The Pac 12 Turns One
On Sunday, the Pac 12 Conference celebrated its first anniversary of existence. Last summer, Utah and Colorado held celebrations to commemorate the transition into the newly expanded conference, complete with a new two-division setup and even their own conference championship game. Nobody knew exactly how well this new conference would work out, but with a year of hindsight under our belts, we can say at the very least: so far so good.
The Oregon Ducks took the next step towards establishing their dominance in the Pac 12 and on the national stage as well. Despite an early season setback against LSU, Oregon rolled through conference play with wins over 18th ranked Arizona State and fourth ranked Stanford, losing just once in conference to USC. They took another big step for the program and the conference when they knocked off 10th ranked Wisconsin in the Rose Bowl, finally kicking the “can’t win the big game” monkey off Chip Kelly and the Ducks.
Stanford also did the conference proud. With Andrew Luck spurning the NFL and becoming a sure top-5 pick to come back for his senior year in 2011 and put the Cardinal into the National Championship discussion. Stringing together nine straight wins to open the season before a late season loss against Oregon cost the Cardinal a shot at the Pac 12 Championship game (and possibly a National Title). Stanford would finish the season ranked fourth in the BCS standings, earning a spot in the Fiesta Bowl where they fell against Oklahoma State in overtime, 41-38.
One of the elite programs in the conference, USC, was still stuck in their NCAA-imposed postseason ban. Because of that, they weren’t able to take their rightful place in the Pac 12 Championship game as the representatives of the South. That spot fell to the UCLA Bruins, who were woefully overmatched against the Ducks. The lackluster matchup was the lone dark spot in an otherwise bright inaugural Pac 12 Championship.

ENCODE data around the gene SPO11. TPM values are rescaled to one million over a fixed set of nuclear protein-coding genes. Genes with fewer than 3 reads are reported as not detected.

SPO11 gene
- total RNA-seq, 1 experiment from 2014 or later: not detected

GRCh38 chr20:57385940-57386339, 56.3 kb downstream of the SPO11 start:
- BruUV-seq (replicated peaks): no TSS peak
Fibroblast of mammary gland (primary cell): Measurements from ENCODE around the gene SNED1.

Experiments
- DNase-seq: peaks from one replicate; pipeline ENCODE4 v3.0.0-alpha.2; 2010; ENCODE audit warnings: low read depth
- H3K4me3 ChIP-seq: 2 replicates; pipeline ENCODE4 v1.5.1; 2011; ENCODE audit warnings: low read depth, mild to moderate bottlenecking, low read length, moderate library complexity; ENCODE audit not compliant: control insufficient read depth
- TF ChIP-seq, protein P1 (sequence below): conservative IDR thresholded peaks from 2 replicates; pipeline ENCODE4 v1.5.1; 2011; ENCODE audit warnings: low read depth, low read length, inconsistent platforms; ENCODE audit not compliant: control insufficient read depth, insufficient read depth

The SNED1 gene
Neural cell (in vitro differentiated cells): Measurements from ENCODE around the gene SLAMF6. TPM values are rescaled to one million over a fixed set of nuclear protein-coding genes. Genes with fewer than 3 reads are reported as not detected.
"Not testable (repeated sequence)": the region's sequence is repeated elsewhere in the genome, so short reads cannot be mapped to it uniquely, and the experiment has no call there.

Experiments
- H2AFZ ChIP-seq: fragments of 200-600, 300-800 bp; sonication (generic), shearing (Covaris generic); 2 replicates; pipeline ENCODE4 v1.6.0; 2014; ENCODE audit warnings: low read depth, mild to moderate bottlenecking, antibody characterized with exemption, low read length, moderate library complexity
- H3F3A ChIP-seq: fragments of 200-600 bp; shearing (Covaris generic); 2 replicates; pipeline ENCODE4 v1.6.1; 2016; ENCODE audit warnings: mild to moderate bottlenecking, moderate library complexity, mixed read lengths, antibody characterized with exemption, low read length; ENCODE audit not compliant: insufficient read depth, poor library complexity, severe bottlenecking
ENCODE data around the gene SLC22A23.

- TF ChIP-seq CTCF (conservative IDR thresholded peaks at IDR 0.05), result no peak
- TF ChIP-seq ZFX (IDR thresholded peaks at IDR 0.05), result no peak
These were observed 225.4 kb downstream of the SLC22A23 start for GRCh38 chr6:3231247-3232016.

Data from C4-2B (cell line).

Half of the teams in the conference finished below .500 last season, including the “champions” of the South division, UCLA, who finished 6-8 last season. The conference as a whole also went 2-5 during the bowl season, a woefully poor mark for a conference trying to make a name for itself on the national stage. Two coaches got the axe before season’s end (Rick Neuheisel and Mike Stoops) and two others (Paul Wulff and Dennis Erickson) got the boot once the season was over.
USC is coming off their postseason suspension and look ready to step right back into the elite levels of college football. If they can come back to the same level they were at before the NCAA came down on them, the Pac 12 could have three legitimate top-ten teams in the conference with Oregon and Stanford (assuming both maintain their current level of play). Having a trio of elite programs would do nothing but help the image of the Pac 12 as they continue to grow their brand.
Also helping would be the emergence of a fourth national power, which could happen if the darkhorse Utah Utes live up to their potential. The Utes nearly won the South division last season, if not for a loss in the final game of the regular season to Colorado (who could become the Utes new budding rival), and they return a top-ten defense from last season. Utah could become the next elite Pac 12 program.
The rush of coach firings last season has also opened up some exciting possibilities going forward. An influx of big-name coaches in Rich Rodriguez at Arizona, Todd Graham at Arizona State, Jim Mora at UCLA, and Mike Leach at WSU has turned the national attention out west towards the Pac 12, which is good news for everyone as the Pac 12 network brings in more money to the conference. If these coaches can gain some traction on rebuilding some struggling programs, the entire conference will be made stronger for it.
So as the conference celebrates its first year, there were plenty of reasons to be happy with the new direction Larry Scott has taken the conference. And as many positives the Pac 12 enjoyed in 2011, there are even more on the horizon as the conference continues to grow. So happy birthday to you, Pac 12, but get back to work. The SEC can’t win every national title, after all.
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